One of the biggest selling features of Visual Studio .Net is in its support for multiple languages. For all intents and purposes, languages are just modules in VS.Net's integrated development environment (IDE). Whether you prefer to code with Microsoft's Visual Basic (VB), Visual C++, or have ventured into the newer C# programming language, the structure of VS.Net's IDE is such that those and more languages can easily call upon all of .Net's classes that in turn do the heavy lifting. For example, I'm using Visual Basic to build a messaging application that's built on the .Net-based programming classes for Outlook. But, if I wanted to, I could do the same thing using C++ or C#. In fact, I can even mix and match. So, if C++ is better for one task, and C# is better for another, no big deal. Code from each language can be compiled into Microsoft's Intermediate Language (MSIL) which in turn runs on .Net's Common Langague Runtime (the CLR). The source language becomes largely irrelevant to the final product. Another advantage to this architecture is the way that same abstraction of language from classes allows programmers in different languages to build for other .Net footprints such as .Net compact -- the framework behind PocketPC.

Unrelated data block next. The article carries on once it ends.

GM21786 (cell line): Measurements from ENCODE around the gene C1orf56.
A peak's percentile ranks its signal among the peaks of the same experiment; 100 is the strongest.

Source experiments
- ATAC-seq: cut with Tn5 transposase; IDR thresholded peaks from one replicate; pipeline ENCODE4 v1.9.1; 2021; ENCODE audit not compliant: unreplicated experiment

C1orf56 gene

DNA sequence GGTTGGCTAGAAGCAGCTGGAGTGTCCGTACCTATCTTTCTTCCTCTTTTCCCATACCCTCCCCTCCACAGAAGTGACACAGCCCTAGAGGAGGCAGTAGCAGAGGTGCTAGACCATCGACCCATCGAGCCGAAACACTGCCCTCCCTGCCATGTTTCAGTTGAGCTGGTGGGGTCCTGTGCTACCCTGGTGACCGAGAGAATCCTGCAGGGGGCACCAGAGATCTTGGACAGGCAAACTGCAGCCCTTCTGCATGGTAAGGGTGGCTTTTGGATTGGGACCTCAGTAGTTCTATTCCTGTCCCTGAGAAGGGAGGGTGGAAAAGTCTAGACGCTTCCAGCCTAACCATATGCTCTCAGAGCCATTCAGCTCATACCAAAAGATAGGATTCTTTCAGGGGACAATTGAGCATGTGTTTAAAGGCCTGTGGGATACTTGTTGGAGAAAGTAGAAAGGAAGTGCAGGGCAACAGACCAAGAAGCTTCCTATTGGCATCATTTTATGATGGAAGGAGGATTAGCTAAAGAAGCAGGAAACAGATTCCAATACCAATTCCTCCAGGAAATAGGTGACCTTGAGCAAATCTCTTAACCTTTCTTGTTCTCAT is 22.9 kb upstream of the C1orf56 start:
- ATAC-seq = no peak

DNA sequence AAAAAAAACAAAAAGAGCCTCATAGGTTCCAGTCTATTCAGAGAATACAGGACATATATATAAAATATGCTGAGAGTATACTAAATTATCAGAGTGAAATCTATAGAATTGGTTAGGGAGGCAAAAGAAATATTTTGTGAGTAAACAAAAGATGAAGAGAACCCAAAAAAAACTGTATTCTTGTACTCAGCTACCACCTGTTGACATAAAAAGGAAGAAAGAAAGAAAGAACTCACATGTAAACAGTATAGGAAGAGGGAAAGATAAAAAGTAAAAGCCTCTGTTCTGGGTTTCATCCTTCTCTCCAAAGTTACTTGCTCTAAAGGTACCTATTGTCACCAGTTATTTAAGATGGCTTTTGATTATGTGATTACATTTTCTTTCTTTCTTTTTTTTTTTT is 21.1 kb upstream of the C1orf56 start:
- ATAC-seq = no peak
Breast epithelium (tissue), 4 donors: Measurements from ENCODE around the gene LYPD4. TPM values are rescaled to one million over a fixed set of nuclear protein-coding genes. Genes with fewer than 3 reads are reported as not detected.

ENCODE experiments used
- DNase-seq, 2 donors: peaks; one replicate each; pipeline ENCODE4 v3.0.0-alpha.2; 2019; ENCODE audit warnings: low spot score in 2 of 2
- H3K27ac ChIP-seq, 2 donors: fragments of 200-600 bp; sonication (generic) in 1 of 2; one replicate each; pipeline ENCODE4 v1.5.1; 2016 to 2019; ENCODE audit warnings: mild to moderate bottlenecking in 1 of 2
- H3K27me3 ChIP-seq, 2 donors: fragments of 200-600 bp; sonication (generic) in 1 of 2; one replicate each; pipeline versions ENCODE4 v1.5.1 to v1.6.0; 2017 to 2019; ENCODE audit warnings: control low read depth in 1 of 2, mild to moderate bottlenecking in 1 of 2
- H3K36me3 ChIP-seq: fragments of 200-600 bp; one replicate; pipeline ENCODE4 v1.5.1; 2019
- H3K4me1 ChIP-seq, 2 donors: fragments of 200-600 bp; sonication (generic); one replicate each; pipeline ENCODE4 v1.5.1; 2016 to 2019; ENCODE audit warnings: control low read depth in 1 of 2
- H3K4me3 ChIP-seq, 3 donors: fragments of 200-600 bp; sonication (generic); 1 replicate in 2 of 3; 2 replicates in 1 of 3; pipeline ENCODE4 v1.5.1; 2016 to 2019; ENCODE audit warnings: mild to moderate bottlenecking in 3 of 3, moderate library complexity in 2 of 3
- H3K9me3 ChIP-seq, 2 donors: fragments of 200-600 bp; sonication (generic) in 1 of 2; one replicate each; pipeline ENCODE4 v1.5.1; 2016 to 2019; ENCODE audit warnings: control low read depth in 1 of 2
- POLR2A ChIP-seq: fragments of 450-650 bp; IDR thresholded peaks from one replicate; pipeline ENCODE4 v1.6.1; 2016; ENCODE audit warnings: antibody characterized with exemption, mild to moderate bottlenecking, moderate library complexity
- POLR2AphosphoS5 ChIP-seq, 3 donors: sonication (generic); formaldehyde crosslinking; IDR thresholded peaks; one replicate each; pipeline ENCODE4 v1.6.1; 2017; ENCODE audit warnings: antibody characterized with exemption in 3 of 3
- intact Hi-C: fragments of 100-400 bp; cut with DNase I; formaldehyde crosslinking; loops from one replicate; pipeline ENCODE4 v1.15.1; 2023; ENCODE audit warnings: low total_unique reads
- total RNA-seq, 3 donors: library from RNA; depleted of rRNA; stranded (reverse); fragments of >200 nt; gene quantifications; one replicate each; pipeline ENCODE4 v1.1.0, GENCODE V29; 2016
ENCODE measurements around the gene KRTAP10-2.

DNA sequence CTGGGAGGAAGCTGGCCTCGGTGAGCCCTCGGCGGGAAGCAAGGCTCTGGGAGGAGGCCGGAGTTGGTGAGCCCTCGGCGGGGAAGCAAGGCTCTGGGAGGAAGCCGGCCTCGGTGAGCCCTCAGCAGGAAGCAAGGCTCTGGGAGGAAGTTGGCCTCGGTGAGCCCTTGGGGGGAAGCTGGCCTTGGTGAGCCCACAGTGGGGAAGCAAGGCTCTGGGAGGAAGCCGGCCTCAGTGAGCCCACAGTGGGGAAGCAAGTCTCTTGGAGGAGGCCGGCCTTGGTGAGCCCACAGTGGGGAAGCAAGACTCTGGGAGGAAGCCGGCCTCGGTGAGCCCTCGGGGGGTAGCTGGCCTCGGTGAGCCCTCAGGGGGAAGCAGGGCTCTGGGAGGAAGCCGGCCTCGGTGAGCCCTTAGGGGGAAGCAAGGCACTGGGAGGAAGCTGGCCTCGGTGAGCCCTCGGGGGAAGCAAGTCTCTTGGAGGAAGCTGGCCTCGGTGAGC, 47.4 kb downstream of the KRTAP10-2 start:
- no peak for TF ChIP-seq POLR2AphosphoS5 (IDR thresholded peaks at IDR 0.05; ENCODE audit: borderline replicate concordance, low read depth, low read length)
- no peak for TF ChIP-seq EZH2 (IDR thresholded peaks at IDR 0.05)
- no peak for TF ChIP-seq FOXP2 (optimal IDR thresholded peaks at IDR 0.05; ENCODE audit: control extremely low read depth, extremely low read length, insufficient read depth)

Not only does this architecture support Microsoft's languages, the modular plug-in nature allows for language modules from other vendors to be dropped in as well. This means that the .Net classes are available to other languages that you or your programmers might be more experienced with, that are better suited to the task, or that a lot legacy code that you're trying to bring up to speed has been already been written in. For example, for tasks that involve a lot of text parsing, perhaps you're preference is to use Perl. ActiveState has you covered with a Visual Perl module for VS.Net that turns your Perl code into MSIL. Or perhaps you have a lot of legacy code written in Cobol. Both MicroFocus and Fujitsu make Cobol modules that drop into VS.Net.
OK. So Microsoft did a good thing in building multi-language support into the Visual Studio IDE thus allowing programmers their choice of language for developing applications to run on its runtime enviroment (RTE) . But what if your preference is to use one of the Java Runtime Environments (JREs) such as J2ME, J2SE, or J2EE as your RTE. While it's doable, Sun hasn't exactly endorsed or promoted the idea of scripting JREs with languages other than Java. As Sun's Tim Bray puts it in a recent blog entry,
"Java has a PR problem; while Microsoft marketed the .NET stuff as multi-language from day one, the fact that Java is a three-legged stool (language, JVM, libraries) kind of gets lost under the enveloping carpet of the one-word name